SYDNEY (Reuters) - Teenagers who are addicted to the Internet are more likely to engage in self-harm behavior, according to an Australian-Chinese study.
The moderately-to-severely addicted students were almost five times more likely than non-addicted students to have self-injured six or more times in the past 6 months, Lam and his colleagues from Guangzhou's Sun Yat-Sen University reported. "In recent years, with the greater availability of the Internet in most Asian countries, Internet addiction has become an increasing mental problem among adolescents," the researchers said in their study published in the journal Injury Prevention. "Many studies have reported associations between Internet addiction, psychiatric symptoms and depression among adolescents."
They said their results suggested a "strong and significant" association between Internet addiction and self-injury in adolescence even after accounting for other variables previously associated with the behavior, including depression, family dissatisfaction, or stressful life events. They said this suggested that Internet addiction is an independent risk factor for self-injurious behavior. Experts interpret Internet addiction, among other things, as feelings of depression, nervousness, moodiness when not online, which only go away when the addict gets back online. Fantasizing or being preoccupied about being online are other signs of Internet addiction. "All these behaviors may be rooted in some common ... factors that require further exploration," they said.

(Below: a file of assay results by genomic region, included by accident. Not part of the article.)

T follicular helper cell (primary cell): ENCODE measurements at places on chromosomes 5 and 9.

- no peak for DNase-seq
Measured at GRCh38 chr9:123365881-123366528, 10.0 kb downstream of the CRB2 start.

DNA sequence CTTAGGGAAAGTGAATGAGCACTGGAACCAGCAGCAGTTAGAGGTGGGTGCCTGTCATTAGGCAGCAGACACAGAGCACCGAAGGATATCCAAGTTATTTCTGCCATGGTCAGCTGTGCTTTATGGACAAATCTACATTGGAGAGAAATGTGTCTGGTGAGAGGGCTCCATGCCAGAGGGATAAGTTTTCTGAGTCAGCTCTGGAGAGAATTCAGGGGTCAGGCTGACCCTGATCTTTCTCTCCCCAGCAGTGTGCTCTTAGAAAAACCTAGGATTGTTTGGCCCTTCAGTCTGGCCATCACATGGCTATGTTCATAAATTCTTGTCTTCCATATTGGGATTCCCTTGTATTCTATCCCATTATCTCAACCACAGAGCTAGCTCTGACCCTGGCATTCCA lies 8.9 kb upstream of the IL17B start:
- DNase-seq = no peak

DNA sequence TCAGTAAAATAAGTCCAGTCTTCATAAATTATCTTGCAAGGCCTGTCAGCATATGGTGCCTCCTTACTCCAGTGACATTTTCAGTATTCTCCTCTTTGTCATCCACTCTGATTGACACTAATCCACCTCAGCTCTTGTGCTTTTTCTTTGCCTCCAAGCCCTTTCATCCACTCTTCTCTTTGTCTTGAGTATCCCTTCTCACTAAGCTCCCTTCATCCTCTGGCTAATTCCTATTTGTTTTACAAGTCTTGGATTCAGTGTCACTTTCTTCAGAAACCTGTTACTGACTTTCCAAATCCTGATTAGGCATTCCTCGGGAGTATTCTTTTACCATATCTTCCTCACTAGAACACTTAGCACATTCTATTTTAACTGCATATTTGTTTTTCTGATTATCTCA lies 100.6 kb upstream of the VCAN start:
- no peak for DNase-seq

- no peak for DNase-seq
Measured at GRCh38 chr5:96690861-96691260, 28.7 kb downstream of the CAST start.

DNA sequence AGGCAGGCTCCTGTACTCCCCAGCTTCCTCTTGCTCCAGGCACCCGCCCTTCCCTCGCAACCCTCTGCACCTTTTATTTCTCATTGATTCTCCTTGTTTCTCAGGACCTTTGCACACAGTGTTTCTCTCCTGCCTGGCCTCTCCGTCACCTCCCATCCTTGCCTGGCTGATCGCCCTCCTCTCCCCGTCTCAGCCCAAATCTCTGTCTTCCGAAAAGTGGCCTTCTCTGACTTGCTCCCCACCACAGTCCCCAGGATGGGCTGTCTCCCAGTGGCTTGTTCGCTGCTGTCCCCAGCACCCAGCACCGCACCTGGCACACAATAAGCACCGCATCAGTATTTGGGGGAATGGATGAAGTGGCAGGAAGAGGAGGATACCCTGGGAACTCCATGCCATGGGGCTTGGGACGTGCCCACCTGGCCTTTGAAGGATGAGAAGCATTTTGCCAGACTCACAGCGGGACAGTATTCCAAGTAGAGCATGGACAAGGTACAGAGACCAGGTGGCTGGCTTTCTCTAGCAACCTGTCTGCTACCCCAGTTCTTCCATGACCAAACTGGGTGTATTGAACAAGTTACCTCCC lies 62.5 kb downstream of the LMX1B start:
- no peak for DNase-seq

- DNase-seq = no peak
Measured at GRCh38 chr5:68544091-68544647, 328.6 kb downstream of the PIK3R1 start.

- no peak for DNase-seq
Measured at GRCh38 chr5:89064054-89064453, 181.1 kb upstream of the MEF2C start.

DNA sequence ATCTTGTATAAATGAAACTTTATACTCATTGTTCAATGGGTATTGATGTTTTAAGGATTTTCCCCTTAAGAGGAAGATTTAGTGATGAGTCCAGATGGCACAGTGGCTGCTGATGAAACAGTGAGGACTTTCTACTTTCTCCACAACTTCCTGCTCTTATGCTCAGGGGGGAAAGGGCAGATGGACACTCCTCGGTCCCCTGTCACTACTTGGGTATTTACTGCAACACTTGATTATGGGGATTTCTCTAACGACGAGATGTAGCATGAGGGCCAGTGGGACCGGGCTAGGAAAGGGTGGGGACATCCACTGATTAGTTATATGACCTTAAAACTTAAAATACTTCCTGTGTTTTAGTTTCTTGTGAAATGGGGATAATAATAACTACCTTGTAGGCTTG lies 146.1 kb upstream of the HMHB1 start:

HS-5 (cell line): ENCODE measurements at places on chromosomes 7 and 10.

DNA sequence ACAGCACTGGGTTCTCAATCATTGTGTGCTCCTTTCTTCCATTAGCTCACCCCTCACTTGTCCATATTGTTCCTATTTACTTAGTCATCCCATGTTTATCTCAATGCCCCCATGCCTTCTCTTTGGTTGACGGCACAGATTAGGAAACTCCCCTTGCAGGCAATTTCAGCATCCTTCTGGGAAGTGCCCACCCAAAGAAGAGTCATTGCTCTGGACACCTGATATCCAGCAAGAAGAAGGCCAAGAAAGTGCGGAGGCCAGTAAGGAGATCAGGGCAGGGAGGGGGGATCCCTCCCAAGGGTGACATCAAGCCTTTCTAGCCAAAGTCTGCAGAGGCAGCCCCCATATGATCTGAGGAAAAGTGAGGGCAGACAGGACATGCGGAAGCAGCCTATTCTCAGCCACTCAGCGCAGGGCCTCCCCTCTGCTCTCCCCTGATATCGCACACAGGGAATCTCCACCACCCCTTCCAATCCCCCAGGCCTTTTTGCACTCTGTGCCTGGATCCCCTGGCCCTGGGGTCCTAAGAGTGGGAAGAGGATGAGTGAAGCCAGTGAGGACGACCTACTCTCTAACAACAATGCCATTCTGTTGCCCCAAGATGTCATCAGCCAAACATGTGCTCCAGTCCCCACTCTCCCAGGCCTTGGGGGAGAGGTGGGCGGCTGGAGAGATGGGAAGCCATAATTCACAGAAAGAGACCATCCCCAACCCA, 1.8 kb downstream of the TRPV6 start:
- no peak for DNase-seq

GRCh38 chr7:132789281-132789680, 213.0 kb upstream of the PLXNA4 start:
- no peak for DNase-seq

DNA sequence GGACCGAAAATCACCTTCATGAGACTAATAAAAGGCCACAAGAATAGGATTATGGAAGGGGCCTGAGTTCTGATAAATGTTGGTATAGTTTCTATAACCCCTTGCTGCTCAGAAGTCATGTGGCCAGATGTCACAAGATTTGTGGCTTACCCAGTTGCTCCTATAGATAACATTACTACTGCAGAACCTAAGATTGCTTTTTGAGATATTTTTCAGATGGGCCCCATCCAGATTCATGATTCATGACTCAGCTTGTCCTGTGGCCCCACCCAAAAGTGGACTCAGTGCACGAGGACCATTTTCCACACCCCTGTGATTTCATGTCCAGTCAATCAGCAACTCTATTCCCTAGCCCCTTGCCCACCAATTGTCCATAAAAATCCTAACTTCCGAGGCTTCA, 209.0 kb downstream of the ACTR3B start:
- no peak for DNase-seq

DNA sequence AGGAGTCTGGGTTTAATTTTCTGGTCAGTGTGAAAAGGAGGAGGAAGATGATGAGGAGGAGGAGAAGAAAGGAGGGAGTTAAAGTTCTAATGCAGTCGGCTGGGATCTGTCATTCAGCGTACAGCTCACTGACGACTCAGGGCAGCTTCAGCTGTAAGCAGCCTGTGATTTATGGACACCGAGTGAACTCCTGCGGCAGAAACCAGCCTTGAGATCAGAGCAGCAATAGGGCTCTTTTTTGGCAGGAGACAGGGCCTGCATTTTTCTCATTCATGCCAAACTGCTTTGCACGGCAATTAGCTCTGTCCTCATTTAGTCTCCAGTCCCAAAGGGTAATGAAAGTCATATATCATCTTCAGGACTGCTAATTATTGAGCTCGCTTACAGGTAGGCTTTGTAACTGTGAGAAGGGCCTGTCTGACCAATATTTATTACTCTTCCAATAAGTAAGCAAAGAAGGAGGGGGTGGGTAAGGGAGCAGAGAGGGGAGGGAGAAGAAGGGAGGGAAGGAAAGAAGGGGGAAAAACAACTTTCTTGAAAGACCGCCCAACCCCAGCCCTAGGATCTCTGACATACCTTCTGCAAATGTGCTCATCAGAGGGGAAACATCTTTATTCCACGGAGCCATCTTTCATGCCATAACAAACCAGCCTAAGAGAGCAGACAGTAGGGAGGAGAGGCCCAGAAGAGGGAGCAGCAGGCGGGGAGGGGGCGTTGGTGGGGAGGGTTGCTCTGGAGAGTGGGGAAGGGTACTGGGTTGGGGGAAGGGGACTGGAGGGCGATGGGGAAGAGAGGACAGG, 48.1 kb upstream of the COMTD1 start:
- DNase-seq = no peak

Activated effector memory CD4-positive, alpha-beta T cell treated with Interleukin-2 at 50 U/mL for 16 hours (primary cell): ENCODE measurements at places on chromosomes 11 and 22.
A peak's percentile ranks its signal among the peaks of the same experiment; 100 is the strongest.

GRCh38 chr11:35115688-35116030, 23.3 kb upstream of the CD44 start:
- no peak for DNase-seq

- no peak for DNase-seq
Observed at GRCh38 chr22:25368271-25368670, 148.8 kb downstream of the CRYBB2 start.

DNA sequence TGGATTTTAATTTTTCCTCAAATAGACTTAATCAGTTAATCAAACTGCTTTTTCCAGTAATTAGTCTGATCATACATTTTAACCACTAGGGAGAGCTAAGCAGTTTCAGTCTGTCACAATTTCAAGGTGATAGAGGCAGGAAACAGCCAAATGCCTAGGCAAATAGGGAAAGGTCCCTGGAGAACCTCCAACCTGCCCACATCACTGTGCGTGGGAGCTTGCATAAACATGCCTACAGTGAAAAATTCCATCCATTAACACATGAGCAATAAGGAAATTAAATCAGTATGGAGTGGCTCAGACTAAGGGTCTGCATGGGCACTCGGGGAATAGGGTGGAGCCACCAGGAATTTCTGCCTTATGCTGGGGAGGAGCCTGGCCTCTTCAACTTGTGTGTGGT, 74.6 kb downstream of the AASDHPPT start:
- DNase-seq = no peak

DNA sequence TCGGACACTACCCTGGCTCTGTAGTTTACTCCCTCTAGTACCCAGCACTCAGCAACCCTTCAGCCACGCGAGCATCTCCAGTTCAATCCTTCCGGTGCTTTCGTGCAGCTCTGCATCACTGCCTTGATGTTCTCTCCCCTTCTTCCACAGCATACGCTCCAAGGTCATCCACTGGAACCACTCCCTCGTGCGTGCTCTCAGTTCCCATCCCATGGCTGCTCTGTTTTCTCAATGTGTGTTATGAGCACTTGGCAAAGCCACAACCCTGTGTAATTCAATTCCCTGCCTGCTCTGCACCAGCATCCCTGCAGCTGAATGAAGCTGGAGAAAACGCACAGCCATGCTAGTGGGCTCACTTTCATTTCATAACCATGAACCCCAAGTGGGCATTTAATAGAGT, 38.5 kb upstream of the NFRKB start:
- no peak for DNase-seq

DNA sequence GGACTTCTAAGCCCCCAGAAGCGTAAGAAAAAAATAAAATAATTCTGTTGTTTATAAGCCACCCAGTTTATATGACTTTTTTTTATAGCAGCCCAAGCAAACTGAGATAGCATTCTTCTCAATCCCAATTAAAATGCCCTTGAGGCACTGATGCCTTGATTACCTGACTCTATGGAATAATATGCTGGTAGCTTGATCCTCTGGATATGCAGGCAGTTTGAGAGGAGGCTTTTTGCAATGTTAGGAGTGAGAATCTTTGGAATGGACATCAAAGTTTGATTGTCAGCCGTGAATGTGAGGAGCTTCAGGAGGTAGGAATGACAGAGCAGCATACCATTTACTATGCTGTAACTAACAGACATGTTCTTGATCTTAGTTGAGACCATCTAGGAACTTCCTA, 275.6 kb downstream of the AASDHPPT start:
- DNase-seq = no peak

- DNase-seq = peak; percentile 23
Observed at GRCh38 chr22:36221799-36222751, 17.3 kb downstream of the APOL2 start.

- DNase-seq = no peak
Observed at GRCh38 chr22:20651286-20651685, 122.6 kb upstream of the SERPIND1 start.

(Reporting by Laura Buchholz of Reuters Health, Editing by Belinda Goldsmith and Miral Fahmy)